The most important tool to achieve consistent result is a sharp and comfortable carving knife. Like many wood carvers I started using the Mora 120 carving knife and had good results. I don’t think you can beat the Mora 120 to get you carving for not a lot of money down. I might still be carving with that knife if it were not for the fact that I live next door to a part-time knifemaker. He said he would collaborate on a custom design for me and I and very happy with what we have achieved. It took three prototypes before we settled on the followingo
- 1095 steel for its superior hardening and edge-holding characteristics of the high-carbon blade. 0.125 thickness
- Just in the sweet spot for blade length, 2.40 inches long
- Ricasso area allows for sharpening of the full length of the blade unlike a Mora
- Easy-to-sharpen Scandinavian grind
- A softened octagonal handle profile is provides easy grip and control over the blade when carving curved sections of wood
- Fish-shaped handle provides a swell for the palm and little finger that really assists in making power cuts or when working on seasoned and denser woods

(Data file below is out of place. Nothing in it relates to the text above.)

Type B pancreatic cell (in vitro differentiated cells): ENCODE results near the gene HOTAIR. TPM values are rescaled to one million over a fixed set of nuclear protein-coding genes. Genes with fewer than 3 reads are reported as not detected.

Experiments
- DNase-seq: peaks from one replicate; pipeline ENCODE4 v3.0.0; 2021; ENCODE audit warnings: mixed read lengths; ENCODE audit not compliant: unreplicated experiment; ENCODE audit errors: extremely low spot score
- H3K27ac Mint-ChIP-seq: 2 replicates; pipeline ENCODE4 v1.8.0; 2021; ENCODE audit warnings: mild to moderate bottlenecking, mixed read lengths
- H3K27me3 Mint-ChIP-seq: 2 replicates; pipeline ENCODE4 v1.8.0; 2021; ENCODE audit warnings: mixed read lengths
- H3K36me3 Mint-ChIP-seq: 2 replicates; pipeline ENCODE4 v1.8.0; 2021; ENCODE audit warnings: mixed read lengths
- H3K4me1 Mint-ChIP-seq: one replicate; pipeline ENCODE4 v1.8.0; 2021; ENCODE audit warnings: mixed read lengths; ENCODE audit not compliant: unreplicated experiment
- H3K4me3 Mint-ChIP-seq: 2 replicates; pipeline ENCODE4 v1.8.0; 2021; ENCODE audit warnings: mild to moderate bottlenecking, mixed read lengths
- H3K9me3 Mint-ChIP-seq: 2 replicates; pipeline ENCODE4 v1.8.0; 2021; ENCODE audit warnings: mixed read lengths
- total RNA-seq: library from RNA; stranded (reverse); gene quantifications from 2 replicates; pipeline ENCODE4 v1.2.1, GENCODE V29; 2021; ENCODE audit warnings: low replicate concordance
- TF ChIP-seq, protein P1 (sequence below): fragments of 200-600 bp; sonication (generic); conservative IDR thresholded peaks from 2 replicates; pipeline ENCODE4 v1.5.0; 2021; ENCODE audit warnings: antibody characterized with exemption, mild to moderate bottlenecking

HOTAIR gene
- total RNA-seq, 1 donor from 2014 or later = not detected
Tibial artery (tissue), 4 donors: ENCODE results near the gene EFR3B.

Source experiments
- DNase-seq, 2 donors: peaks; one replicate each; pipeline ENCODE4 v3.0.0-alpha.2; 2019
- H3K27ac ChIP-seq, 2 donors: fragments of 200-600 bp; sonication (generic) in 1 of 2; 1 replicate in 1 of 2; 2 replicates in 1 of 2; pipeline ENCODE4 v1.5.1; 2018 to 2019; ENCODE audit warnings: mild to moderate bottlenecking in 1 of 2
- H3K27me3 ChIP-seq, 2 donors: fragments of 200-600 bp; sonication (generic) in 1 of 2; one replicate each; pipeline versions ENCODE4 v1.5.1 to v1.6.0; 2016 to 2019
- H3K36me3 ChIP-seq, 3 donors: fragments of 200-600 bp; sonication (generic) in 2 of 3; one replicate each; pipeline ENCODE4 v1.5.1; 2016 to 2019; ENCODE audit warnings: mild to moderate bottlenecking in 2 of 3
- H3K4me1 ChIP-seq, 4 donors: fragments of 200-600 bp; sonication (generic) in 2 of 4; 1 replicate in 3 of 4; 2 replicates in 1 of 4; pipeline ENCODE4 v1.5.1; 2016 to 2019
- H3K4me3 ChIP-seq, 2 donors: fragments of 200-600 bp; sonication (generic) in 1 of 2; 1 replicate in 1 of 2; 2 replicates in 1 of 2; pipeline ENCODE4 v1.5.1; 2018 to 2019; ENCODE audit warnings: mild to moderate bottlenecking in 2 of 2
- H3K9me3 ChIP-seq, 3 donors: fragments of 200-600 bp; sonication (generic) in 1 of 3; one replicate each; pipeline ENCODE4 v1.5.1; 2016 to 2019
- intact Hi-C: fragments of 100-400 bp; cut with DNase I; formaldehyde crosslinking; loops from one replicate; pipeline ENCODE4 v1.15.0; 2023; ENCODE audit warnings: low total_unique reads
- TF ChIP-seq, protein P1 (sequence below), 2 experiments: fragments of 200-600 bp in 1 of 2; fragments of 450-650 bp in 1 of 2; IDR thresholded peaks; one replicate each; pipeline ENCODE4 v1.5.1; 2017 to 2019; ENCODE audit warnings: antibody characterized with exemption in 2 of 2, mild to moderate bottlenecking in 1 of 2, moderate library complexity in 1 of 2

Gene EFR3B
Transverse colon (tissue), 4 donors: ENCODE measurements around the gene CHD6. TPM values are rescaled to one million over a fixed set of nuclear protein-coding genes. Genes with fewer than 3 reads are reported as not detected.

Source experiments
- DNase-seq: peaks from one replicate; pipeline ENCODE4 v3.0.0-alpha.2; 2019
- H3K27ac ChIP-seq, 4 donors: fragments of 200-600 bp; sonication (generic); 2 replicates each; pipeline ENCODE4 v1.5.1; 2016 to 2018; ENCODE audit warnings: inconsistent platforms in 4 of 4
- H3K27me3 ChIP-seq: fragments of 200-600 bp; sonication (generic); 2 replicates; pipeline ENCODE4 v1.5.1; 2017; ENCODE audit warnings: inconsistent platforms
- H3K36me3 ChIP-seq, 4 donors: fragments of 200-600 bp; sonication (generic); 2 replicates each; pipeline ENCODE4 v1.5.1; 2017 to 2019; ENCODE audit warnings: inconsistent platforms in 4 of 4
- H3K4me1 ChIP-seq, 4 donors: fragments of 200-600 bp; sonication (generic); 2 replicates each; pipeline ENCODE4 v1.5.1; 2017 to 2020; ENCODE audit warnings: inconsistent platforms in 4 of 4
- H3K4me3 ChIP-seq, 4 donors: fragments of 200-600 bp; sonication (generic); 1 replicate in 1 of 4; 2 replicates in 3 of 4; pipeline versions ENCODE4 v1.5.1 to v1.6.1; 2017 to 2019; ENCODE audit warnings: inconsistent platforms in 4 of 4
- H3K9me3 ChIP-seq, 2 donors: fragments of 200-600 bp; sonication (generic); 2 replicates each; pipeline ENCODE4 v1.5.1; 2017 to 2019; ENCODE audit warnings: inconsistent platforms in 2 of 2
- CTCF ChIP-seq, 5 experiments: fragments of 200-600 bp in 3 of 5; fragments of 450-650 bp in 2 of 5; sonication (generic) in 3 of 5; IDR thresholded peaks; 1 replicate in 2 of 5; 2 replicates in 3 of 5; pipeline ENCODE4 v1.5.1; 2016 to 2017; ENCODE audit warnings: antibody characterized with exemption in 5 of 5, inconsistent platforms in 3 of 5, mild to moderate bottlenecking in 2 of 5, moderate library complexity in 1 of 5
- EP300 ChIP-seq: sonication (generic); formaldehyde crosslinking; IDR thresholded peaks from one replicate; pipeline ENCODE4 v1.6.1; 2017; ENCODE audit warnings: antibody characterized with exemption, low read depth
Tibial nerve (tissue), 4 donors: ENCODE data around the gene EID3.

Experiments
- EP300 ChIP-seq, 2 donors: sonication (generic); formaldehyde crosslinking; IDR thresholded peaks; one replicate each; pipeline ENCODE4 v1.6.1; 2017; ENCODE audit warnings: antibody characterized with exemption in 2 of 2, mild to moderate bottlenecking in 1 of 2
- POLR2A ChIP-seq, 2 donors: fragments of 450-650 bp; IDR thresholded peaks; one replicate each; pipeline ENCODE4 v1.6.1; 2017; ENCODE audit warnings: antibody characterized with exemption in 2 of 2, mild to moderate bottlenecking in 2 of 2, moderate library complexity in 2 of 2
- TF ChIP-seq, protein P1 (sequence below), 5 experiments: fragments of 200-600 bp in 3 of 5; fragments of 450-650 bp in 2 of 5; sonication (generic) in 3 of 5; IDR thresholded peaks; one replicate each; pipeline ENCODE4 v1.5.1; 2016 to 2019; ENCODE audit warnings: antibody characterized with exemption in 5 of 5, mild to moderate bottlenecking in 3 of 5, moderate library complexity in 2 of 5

- Handle 4.85 long, 1.00 thick, 1.10 deep
- Rock-maple handle for durability and also to keep withe the ethos of using locally available materials
Bidawee Bushcraft sells this knife for $59–a steal in my opinion–and will upgrade or adjust the specs to your suiting. Some upgrades include
- 01 tool steel for improved stain resistance, a must if you carve in outdoors or in wet environments (+$10)
- Decorative spacers to personalize the look and color accent to your knife. (+$4)
- Your choice of available harwoods including Cocobolo, Kingwood, Birdseye Maple, Olivewood, Zebrawood, and Ebony ($ varies)
Each knife is custom made. A full-grain basic leather sheath is available for an additional $20.
Links to Bidawee’s webpage will be added shortly – he’s working on his site now.